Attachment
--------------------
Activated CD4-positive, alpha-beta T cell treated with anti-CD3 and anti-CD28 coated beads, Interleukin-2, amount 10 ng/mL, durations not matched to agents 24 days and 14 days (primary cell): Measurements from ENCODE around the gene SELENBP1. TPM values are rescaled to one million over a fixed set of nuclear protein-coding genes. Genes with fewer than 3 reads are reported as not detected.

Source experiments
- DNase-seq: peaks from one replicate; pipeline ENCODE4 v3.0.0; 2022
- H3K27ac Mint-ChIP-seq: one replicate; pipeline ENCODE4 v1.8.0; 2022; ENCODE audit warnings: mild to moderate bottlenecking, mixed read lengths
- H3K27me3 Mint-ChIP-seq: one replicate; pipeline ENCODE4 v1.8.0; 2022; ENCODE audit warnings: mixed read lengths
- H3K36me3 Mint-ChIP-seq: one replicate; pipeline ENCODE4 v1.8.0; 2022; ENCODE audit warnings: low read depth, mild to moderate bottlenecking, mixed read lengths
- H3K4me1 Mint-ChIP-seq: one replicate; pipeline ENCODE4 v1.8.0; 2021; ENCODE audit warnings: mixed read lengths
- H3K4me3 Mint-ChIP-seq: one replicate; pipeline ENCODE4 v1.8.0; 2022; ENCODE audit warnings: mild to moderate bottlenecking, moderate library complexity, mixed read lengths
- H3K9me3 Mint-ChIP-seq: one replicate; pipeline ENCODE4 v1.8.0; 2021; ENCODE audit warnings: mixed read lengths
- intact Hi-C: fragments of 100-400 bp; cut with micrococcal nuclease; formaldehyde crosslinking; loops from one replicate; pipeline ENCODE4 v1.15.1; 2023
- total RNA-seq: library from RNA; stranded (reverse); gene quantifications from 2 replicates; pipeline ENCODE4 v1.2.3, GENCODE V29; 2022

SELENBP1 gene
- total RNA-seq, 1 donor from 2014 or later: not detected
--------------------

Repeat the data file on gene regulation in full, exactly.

Activated CD4-positive, alpha-beta T cell treated with anti-CD3 and anti-CD28 coated beads, Interleukin-2, amount 10 ng/mL, durations not matched to agents 24 days and 14 days (primary cell): Measurements from ENCODE around the gene SELENBP1. TPM values are rescaled to one million over a fixed set of nuclear protein-coding genes. Genes with fewer than 3 reads are reported as not detected.

Source experiments
- DNase-seq: peaks from one replicate; pipeline ENCODE4 v3.0.0; 2022
- H3K27ac Mint-ChIP-seq: one replicate; pipeline ENCODE4 v1.8.0; 2022; ENCODE audit warnings: mild to moderate bottlenecking, mixed read lengths
- H3K27me3 Mint-ChIP-seq: one replicate; pipeline ENCODE4 v1.8.0; 2022; ENCODE audit warnings: mixed read lengths
- H3K36me3 Mint-ChIP-seq: one replicate; pipeline ENCODE4 v1.8.0; 2022; ENCODE audit warnings: low read depth, mild to moderate bottlenecking, mixed read lengths
- H3K4me1 Mint-ChIP-seq: one replicate; pipeline ENCODE4 v1.8.0; 2021; ENCODE audit warnings: mixed read lengths
- H3K4me3 Mint-ChIP-seq: one replicate; pipeline ENCODE4 v1.8.0; 2022; ENCODE audit warnings: mild to moderate bottlenecking, moderate library complexity, mixed read lengths
- H3K9me3 Mint-ChIP-seq: one replicate; pipeline ENCODE4 v1.8.0; 2021; ENCODE audit warnings: mixed read lengths
- intact Hi-C: fragments of 100-400 bp; cut with micrococcal nuclease; formaldehyde crosslinking; loops from one replicate; pipeline ENCODE4 v1.15.1; 2023
- total RNA-seq: library from RNA; stranded (reverse); gene quantifications from 2 replicates; pipeline ENCODE4 v1.2.3, GENCODE V29; 2022

SELENBP1 gene
- total RNA-seq, 1 donor from 2014 or later: not detected